Neal Karlinsky always seems to run into people who want to talk about "Bike Club," even if you're not really supposed to talk about it.
Too busy to ride? So’s Neal Karlinsky. But the married father of two, who’s also a national television news correspondent (you may remember his bombshell 2010 interview in which Floyd Landis admitted to having doped with Lance Armstrong), just got his first USAC race license in 25 years. He’ll be blogging here throughout the year about re-entering the race world in middle age and trying to juggle training and team obligations with work, family, and unpredictable days-long trips to cover breaking news.
Here’s how weird and small and awesome the bike racing community is: Baseball legend Barry Bonds once implored me not to tell him who won that morning’s Vuelta stage. I don’t even know Barry Bonds. But I was covering a big Apple event for work and he was standing outside before the start with Joe Montana. I know Barry rides and sponsors a women’s team, because, you know, I love this stuff. So what do I do? I wait for Bonds to look my way, amidst the scrum and tech VIP elite and I call out: “Hey Barry, how’s that McLaren? I ride an S-Works too.” That’s it, bike racing geekery ensues around the corner from Apple CEO Tim Cook — an odd couple in an unusual setting blathering on about our obscure sport.
If you travel for work, like I do, you’ve had your “Fight Club” moments. So many of us out there living these dual lives — we give each other nods of approval on the plane, when noticing matching orange Strava apps on the phone or maybe some very specific cycling socks poking out — wow is that weird. I once had an off-the-record meeting with a very influential, hard to reach person, a tough nut to crack, when somehow exercise came up, then bikes, then — boom. The surprise bond of another brother of the road. WE DO NOT TALK ABOUT BIKE CLUB, except when others aren’t around and we CAN’T STOP TALKING ABOUT BIKE CLUB.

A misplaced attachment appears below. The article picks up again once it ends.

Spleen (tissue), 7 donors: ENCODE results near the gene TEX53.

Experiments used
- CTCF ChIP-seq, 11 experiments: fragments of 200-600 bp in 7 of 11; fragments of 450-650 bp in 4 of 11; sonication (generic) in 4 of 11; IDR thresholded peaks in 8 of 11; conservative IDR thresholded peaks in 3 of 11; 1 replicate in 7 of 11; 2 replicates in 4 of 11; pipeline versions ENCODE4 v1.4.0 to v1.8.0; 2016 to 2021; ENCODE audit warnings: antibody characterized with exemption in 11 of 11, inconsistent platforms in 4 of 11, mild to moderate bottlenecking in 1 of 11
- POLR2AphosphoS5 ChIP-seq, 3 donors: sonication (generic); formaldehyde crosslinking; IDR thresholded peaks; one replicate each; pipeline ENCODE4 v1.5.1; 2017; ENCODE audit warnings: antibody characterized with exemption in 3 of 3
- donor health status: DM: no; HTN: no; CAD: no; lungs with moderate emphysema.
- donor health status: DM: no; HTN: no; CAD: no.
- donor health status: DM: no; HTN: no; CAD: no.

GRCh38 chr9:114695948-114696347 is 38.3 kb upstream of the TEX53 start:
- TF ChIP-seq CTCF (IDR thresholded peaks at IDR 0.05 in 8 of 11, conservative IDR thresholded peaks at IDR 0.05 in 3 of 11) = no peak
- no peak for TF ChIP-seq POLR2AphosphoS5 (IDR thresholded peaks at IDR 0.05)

These moments are key in the winter months, especially if you’re like me and have little time to ride, but won’t be stopped from taking the start line, even if it means humiliation.
On a team ride recently, I got this gem, the sort of cheerful wisdom only this sport can provide: “We’re all failing all time the time, anyway. You have nothing to worry about.” I was confessing the almost certain embarrassment that comes with writing this column to a Taco Time Northwest teammate during a long, steady climb. He’s a strong rider, a successful lawyer by day — WE DO NOT TALK ABOUT BIKE CLUB — and he said it in such a matter of fact way, I thought it was kind of beautiful. If you ride, you get it. If you don’t, you’re probably only reading this because you’re my friend, so just trust the rest of us on this one.
I have a problem — I can’t stop putting myself in unpleasant situations — it’s sort of an addiction. I’m shy by nature, but I’m on national television. But it’s that effort, fighting the failure, that keeps coming back. My job is an endurance sport. During coverage of a terrible earthquake in China, I once worked without sleeping a single second until three days in — and then it was only a short nap. I’ve been blown up and shot at, threatened with arrest in faraway places, pushed around and smashed by flying hurricane debris. I think a lot of us feel the parallels — if I can deal with the pain on the bike, I can surely overcome an impossibly hard day at the office — or maybe just a tough day in the life. It works the other way too. I recall life’s hardships on the bike sometimes and it pushes me on — puts my desire to whine in perspective.
So why get back to racing, so late in life? Why not just ride hard, stay healthy, and enjoy? WE DO NOT TALK ABOUT BIKE CLUB. But if you shoulder up to me on a rainy ride, we can talk about it. And about how Barry Bonds saves those Vuelta stages so he can watch them later on the trainer — another member of our secret society — fighting failure and coming back for more.